Preemption as Inverse Negligence per Se
Moreland, Michael P., Notre Dame Law Review
Federal preemption of state tort claims has been a controversial and frequently litigated issue over the past decade, arguably constituting the most important, if confusing, development in tort law over that period. Books, (1) law review symposia, (2) and much of a blog (3) are devoted to the topic. But a grand unified theory of preemption doctrine has been elusive, and preemption cases come to wildly unpredictable results. Sometimes statutory text is said to control the outcome of a case, but sometimes statutory text is all but ignored. (4) Sometimes questions of state sovereignty are placed at the forefront of preemption analysis, but other times the demand for a uniform federal scheme of regulation trumps state common law. (5) Sometimes courts defer to an agency's view about the preemptive effect of an agency's own regulations, but other times courts refuse to defer at all. (6) It is little wonder that scholars have described the Supreme Court's preemption jurisprudence as a muddle or as simply a veiled assertion of political power on behalf of either plaintiffs' lawyers or defendant manufacturers. (7) How can we account for the apparently inconsistent and unsatisfying results in preemption cases?
Part of the problem, I suggest, is that federal preemption of state tort claims is particularly susceptible to the tendency to hit every legal nail with a public law hammer. What almost everyone in the preemption debate assumes is that the resolution of preemption cases is primarily a question of public law, involving various aspects of constitutional law, administrative law, and statutory interpretation. My argument here is that this apparent consensus fails to account for the divergent contexts to which preemption doctrine applies. In particular, the preemption of common law tort claims raises specific tort issues that have been largely neglected by courts and scholars. Most assume that common law tort remedies are state "regulations" in the relevant sense and so are subject to review through considerations of agency deference, regulatory competence, or national versus state power. This view obscures the fact that federal preemption, in whatever context, is always an argument about preemption of something--a state law tort claim, a local government's effort to engage in foreign affairs, (8) state regulation of health insurers, (9) or state labor law. (10)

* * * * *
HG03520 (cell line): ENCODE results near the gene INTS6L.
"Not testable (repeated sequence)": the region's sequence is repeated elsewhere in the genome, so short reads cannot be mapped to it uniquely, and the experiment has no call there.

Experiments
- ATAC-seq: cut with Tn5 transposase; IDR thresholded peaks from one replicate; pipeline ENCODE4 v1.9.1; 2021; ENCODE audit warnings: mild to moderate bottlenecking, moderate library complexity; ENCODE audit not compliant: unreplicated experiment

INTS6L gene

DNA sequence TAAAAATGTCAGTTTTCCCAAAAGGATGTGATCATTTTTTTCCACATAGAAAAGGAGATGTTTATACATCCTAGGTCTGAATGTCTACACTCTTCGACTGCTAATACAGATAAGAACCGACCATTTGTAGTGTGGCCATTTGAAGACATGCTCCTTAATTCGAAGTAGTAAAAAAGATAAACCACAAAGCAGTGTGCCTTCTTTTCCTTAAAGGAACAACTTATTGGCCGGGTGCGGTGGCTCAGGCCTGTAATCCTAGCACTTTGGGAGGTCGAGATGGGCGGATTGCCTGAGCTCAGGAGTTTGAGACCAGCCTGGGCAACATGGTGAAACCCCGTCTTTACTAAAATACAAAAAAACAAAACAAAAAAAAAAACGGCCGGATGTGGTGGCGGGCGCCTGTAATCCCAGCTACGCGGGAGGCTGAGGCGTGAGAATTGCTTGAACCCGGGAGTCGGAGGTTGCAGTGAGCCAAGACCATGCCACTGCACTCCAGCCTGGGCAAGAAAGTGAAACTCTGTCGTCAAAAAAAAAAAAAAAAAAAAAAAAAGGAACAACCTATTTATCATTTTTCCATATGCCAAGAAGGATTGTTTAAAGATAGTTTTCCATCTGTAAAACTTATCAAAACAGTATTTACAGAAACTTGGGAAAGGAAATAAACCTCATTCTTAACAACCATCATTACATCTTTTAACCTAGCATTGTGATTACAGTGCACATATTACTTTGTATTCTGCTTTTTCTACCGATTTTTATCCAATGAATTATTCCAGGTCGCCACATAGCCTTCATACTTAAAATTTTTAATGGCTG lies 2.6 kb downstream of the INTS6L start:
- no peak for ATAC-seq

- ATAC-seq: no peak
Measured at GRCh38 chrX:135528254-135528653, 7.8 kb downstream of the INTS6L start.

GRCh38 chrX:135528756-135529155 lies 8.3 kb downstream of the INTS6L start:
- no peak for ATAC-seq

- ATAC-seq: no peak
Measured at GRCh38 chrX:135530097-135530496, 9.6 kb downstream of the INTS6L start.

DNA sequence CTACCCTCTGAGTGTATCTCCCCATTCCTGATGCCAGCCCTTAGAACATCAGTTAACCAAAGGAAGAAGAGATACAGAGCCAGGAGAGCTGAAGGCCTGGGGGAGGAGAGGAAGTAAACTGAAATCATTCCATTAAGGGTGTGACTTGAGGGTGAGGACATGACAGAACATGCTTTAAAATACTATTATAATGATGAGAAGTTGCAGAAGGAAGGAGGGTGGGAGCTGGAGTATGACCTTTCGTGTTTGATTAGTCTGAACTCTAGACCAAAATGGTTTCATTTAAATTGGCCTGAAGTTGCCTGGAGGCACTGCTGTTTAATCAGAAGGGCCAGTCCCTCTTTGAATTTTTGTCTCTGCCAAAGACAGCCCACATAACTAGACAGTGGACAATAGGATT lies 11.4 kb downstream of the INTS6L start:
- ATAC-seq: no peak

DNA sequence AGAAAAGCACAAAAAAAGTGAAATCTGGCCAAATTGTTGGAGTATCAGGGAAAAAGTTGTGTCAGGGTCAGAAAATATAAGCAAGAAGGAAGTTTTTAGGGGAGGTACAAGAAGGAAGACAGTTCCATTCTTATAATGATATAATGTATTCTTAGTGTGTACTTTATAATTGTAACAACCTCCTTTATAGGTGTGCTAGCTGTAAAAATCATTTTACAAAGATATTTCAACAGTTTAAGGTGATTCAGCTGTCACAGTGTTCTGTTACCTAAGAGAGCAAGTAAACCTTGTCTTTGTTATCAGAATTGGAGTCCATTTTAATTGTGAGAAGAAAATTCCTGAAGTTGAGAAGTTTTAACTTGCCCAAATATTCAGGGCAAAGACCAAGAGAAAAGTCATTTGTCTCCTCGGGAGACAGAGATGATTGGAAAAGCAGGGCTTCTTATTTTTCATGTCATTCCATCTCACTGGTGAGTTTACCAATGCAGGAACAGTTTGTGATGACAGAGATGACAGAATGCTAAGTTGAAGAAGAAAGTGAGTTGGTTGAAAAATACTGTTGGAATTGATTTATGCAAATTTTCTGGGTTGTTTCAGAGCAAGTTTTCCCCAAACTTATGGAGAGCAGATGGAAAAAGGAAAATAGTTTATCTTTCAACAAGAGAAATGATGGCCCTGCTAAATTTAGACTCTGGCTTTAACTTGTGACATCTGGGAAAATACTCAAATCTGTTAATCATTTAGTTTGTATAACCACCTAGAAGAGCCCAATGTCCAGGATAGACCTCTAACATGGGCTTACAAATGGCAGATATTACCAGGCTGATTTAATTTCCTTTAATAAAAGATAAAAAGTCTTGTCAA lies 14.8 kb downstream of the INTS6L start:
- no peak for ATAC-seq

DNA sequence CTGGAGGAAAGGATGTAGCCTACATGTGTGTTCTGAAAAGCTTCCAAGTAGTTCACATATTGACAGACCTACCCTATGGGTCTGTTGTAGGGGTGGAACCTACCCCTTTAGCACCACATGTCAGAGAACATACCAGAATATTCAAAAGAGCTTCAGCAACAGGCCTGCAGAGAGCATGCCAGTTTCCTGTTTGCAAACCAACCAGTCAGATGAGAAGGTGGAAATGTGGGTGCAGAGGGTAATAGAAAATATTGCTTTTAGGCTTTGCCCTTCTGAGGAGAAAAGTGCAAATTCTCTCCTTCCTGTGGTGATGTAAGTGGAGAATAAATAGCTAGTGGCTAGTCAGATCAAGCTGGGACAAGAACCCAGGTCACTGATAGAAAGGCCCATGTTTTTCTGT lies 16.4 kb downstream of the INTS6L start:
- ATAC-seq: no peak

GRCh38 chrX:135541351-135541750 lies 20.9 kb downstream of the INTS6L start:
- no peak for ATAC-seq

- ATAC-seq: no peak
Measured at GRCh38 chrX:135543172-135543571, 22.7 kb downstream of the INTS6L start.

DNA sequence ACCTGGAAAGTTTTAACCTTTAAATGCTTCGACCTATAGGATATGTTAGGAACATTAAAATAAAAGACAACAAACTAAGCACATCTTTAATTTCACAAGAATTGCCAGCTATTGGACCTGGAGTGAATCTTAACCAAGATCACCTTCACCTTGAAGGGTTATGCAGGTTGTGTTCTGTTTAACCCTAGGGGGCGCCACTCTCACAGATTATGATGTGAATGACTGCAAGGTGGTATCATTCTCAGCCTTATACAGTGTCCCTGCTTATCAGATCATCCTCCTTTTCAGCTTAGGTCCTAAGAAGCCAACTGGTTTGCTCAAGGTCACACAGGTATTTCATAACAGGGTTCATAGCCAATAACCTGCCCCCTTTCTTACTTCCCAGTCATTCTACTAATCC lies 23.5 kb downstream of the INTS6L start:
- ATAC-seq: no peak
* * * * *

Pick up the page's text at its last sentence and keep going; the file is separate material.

But once the question of whether federal law preempts state tort law has been raised, it does not require--or so I shall argue--that traditional principles of common law adjudication be discarded as well, particularly where the only available substitutes for common law categories are versions of textualist statutory interpretation or freewheeling "purposes and objectives" tests for implied preemption. (11) This Article suggests that the missing element in much of the case law and scholarship on preemption of tort claims is attention to the underlying character of the common law tort claims themselves. Such attention has been neglected party on account of the dominant constitutional and administrative law approaches to preemption, but also on account of the tendency even in tort law to treat products liability as if it were a separate field with its own, quite different set of doctrines. Though such issues are beyond the scope of this Article, the shift in the Restatement (Third) of Torts: Products Liability toward bringing negligence considerations back into design defect claims, (12) arguments for the bearing of negligence factors on failure to warn claims, (13) and recent scholarship on such traditional tort topics as causation in products liability claims (14) suggest that the effort to employ traditional common law tort doctrine in an area touching on products liability is not as odd as it might at first appear. My suggestion in this Article is that preemption analysis in the context of state tort claims would benefit both descriptively and normatively, by invoking the traditional tort doctrine of negligence per se but, in the preemption context, on behalf of defendants--inverse negligence per se. …